Of course, it must be added that nomadism is part of human history and we do not think only of Homo sapiens sapiens (which after having developed in Africa for about 70 thousand years then emigrated to Europe, where supplanted the Neanderthal), but, for example, to the captivity of the Jews in Egypt or the diaspora of people after the destruction of the temple of Solomon by the Roman legions, as to the repeated waves of Huns and Mongols from East to West. We also think of the continuous flows of the so-called barbarians who continued for centuries to press against the Roman limes (from the Germans to the Scots, from the Ostrogoths to the Lombards), up to the Slavs who descended from Northern Europe in the heart of the Balkan peninsula, or to the previous Doric invasion of pre-classical Greece which slowly assimilated with the indigenous peoples, leaving only Attica out of this mixture, or even to the appearance of the Indo-Europeans on the borders of the Indian subcontinent. The movement of entire populations initially depended on a nomadic instance (moving the flocks or following the herds of wild animals) or a desire to rob and seize the goods of others. And this desire to conquer (think not only of the enlargement of the empire of Alexander the Macedonian towards the East, but also of the various colonial wars (primarily by the British and the French) represented a phenomenon of uprooting and mobility, of mixture and intertwining, subjected to the desire for economic redemption and the principle of affirmation and oppression. Of course, the methods were violent and the exterminations were the order of the day, however this must make us understand that man is not just a social animal , but also a being greedy for goods, violent hatred, insatiable desires and with insane instances of devastation. Thinking of the horrible massacres of the Great War and the Second World War, one would think that the millions of dead, despite the diversity of languages, were somehow all distantly related to each other, due to migrations and invasions that took place centuries ago. Just think of the Normans who descended from the North to the coasts of France and from there landed in England to conquer and subdue it. Obviously, every suffering is unique, and the list could go on without much difficulty.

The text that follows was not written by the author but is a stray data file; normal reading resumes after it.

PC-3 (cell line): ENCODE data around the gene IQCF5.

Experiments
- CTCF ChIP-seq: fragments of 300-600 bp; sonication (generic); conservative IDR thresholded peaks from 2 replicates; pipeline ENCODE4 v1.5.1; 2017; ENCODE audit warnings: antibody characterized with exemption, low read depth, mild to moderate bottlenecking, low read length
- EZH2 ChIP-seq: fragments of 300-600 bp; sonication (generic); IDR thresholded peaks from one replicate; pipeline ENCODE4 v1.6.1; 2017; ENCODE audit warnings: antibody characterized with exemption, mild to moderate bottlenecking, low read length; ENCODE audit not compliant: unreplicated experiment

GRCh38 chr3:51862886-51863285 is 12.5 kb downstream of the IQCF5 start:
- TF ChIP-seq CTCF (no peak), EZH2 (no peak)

Roberto Grisancich


AA.VV., Diaspora at Home
15/10/2021 – 30/01/2022
Centre for Contemporary Art
19bis/21, rue des Trois Frères, paris@kadist.org
+33 1 42 51 83 49

Rahima Gambo, Nest-works and Wanderl-lines, 2021, vista dell’installazione esposta alla Stevenson Gallery, Capetown (“My Whole Body Changed Into Something Else”, 15 July - 3 September 2021)Rahima Gambo, Nest-works and Wanderl-lines, 2021, vista dell’installazione esposta alla Stevenson Gallery, Capetown (“My Whole Body Changed Into Something Else”, 15 July – 3 September 2021)

Rahima Gambo, Nest-works and Wanderl-lines, 2021, dett., vista dell’installazione esposta alla Stevenson Gallery, Capetown (“My Whole Body Changed Into Something Else”, 15 July – 3 September 2021)

Bady Dalloul, Bound Together, 2019, exhibition view of Diaspora at Home, Centre for Contemporary Art, Lagos. Photo: Abraham Oghobase, courtesy Galerie Poggi

Abraham Onoriode Oghobase, Equilibrium 01, 2021, courtesy of the artist

Abraham Onoriode Oghobase, Evanescence-Waterfall, 2021, courtesy of the artist